Operating partner

From Wikipedia, the free encyclopedia

An operating partner is a title used by venture capital (VC) and private equity (PE) firms to describe a role dedicated to working with privately held companies to increase value. The role was created by large-capitalization private equity groups when the importance of driving corporate change to add value increased as sellers became more sophisticated and financial engineering less central to private equity investments in the 2000s.[1] Firms with operating partners argue that value creation potential is better achieved by a fully dedicated partner than relying solely upon external consultants. The operating partner role has evolved into a full-time position drawing a combination of salary, performance bonus, and carried interest similar to an investment partner.[2]


Operating partners are proven business leaders, functioning as either generalists or specialists, and have successful track records of creating value in operating companies. They are usually more capable of developing strategies and leadership teams than a deal-oriented partner. Most travel often to engage with portfolio companies and are expected to spend time leveraging their professional networks to improve portfolio company value.[3] They are usually former CEOs, COOs, CFOs, chief revenue officers, management consultants, or some combination with market knowledge of PE, such as deal structuring, in the investment firm's target industries. They typically focus on due diligence, strategic planning, commercial growth, operational efficiency, and financial controls. Operating partners use their skills and experience to improve portfolio companies.[4]

Role and Responsibilities[edit]

The role of an operating partner can span the full investment cycle from due diligence to post-transaction integration through to a liquidity event or full exit event.[5] Operating partners are deployed by investors and boards as a catalyst for change, as coaches or mentors, and in some cases, to serve as "sparring partners" for management. Operating partners may manage short- to medium-term as well as long-term operational improvement programs for portfolio companies. They may also support management in day-to-day operations, as interim management, as board members or observers, and/or as advisors.[6]

The role of an operating partner should not be confused with the role of a venture partner or an entrepreneur-in-residence. A venture partner is a non-salaried external resource who is expected to source deals and play a significant role in a few or more companies over the life of a fund usually receiving salary and equity interest directly from the target company. An entrepreneur-in-residence (EIR) is similar to a venture partner, but works on only a single company and typically steps into the company as the full-time CEO, CFO, or other c-level position.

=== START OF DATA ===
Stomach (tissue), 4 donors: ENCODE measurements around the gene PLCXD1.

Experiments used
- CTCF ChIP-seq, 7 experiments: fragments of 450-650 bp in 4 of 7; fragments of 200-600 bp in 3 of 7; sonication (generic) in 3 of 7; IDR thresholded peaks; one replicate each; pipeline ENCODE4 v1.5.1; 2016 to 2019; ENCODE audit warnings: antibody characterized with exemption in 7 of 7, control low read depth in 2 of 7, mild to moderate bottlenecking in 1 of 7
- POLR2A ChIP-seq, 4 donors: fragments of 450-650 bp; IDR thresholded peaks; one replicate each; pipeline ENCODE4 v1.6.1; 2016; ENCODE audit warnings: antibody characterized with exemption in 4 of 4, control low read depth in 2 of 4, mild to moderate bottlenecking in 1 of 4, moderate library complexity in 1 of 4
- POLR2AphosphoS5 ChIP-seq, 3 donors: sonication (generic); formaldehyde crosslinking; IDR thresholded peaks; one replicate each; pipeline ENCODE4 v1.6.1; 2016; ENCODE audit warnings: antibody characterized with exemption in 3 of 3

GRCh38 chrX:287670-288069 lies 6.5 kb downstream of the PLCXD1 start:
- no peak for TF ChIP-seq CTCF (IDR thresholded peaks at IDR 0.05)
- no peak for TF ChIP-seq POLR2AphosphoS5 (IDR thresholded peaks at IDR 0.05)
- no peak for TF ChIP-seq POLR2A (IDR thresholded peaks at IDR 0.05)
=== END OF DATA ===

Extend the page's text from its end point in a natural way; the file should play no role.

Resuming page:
All VC and PE firms seek to maximize the value of their investment. In recent years, the industry has experienced increased pressure to drive operational value creation. In other words, shifting focus from leverage and multiples arbitrage to increasing the fundamental operational, commercial, and financial performance of their portfolio companies. As a result, operating improvement must translate into increased enterprise value to yield higher investment returns. Hence the new partnership triad between general partners, limited partners, and operating partners.[7][8]

Notable Operating Partners[edit]

While some high-level executives may be appointed as operating partners, they often function more like senior advisors.


  1. ^ Star, Marlene Givant. "Private Equity Groups Focus On Operations To Combat Lean Returns". Forbes. Retrieved 12 Jan 2014.
  2. ^ Brigl, Michael. "Private Equity: Engaging for Growth: The 2012 Private-Equity Report". BCG Perspectives. Retrieved 13 April 2012.
  3. ^ Quarta, Roberto. "The Operating Partner: an Industrial Approach to Private Equity Investment" (PDF). Clayton Dubilier & Rice. Retrieved 11 April 2012.
  4. ^ Brigl, Michael. "New Operating Models". BCG Perspectives. Retrieved 11 April 2012.
  5. ^ Quarta, Roberto. "The Operating Partner: an Industrial Approach to Private Equity Investment" (PDF). Clayton Dubilier & Rice. Retrieved 11 April 2012.
  6. ^ Hemptinne, Coralie. "The value of in-house operation teams in private equity firms" (PDF). INSEAD. Retrieved 11 April 2012.
  7. ^ Brigl, Michael. "Private Equity: Engaging for Growth". BCG Perspectives. Retrieved 11 April 2012.
  8. ^ Favaro, Ken. "The Next Winning Move in Private Equity". booze&co. Retrieved 11 April 2012.
  9. ^ "Giancarlo Quits Cisco, Paddles to Silver Lake".
  10. ^ "Former Boots CEO to join Advent International's Operating Partner Program".
  11. ^ "Top Skype Exec Mark Gillett Departs Microsoft".
  12. ^ Griffin, Donal (8 July 2013). "Citigroup Names Reiner, Turley to Board of Directors". Bloomberg.com. Bloomberg.
  13. ^ "Jim Hinton, Former CEO of Baylor Scott & White Health, Joins Welsh, Carson, Anderson & Stowe as Healthcare Operating Partner" (Press release).
  14. ^ "Sequoia India brings on ex-gojek CTO Ajay Gore as operating partner".